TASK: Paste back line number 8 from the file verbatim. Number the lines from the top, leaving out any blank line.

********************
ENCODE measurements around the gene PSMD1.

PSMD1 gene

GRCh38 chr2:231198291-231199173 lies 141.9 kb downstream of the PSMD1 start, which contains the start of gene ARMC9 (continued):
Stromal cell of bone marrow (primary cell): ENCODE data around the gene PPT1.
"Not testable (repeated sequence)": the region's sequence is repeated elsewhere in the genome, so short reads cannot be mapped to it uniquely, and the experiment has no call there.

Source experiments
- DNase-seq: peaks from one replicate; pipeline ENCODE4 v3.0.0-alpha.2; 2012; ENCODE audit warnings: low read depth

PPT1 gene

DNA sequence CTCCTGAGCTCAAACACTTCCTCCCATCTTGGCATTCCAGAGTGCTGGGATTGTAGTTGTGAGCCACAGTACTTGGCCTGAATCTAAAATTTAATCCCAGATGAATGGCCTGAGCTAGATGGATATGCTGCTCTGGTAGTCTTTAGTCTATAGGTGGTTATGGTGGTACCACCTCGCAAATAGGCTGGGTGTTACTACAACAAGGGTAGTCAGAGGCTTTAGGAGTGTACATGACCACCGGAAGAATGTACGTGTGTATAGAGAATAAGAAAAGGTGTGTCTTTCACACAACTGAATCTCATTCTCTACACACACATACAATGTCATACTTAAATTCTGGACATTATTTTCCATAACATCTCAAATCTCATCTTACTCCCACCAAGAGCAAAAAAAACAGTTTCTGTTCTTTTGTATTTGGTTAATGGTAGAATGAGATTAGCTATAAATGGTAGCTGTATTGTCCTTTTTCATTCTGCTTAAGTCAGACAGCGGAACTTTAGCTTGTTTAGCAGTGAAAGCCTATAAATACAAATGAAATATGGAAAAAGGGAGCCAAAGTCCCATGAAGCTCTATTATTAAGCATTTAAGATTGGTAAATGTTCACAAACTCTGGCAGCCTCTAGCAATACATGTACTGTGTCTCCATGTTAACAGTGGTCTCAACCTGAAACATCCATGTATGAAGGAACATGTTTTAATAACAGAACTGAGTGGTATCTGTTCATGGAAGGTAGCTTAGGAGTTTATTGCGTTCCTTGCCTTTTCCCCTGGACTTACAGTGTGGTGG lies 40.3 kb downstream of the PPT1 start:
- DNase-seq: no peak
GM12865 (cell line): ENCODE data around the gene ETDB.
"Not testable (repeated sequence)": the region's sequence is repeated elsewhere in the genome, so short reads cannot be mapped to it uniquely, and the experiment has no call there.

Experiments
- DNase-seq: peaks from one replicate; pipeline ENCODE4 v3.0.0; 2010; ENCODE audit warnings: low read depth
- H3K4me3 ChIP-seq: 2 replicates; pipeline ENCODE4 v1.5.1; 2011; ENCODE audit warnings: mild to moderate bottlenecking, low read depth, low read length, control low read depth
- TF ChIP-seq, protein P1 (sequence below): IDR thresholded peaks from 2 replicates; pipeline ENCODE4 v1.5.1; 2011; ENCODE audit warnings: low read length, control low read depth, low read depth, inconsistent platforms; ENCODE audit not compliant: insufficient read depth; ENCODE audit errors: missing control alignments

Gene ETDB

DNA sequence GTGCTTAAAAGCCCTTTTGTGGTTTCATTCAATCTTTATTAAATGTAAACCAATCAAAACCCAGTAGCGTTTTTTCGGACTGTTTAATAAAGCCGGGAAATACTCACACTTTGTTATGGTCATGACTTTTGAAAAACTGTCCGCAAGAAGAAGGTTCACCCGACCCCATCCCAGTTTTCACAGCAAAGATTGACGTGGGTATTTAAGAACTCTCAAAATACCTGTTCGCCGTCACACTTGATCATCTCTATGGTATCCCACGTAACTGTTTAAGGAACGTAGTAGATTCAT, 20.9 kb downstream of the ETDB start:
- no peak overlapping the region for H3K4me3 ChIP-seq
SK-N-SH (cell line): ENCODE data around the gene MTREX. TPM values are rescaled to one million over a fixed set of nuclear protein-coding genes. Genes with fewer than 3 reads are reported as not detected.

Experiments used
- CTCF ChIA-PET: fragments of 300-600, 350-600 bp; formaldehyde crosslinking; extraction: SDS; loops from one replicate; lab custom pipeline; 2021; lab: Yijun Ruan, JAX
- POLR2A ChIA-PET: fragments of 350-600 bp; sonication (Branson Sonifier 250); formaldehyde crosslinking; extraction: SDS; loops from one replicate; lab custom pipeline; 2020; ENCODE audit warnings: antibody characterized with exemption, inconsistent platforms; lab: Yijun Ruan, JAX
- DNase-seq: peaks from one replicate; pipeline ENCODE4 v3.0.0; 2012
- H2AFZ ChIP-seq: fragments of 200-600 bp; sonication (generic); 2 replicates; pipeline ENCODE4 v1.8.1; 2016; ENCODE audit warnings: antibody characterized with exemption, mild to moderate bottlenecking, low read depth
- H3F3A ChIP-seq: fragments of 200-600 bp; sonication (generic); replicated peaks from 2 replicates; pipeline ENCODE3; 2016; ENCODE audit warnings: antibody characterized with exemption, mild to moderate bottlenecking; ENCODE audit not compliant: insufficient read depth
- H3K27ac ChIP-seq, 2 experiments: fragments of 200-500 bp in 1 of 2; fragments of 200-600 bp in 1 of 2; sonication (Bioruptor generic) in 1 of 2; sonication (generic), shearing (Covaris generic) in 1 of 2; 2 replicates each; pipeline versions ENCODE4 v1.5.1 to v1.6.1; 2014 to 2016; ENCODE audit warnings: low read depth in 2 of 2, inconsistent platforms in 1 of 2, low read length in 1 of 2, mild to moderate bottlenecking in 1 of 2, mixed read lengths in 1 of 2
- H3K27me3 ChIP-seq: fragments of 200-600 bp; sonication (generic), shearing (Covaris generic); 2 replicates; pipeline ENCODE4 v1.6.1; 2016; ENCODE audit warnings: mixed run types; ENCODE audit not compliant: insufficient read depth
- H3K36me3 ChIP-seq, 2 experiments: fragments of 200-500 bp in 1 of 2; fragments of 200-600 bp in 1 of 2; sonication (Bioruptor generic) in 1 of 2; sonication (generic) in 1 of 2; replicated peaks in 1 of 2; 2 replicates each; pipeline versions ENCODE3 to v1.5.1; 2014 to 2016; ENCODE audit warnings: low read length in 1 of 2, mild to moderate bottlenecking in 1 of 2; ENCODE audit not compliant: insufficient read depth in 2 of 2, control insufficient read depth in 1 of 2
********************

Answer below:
PPT1 gene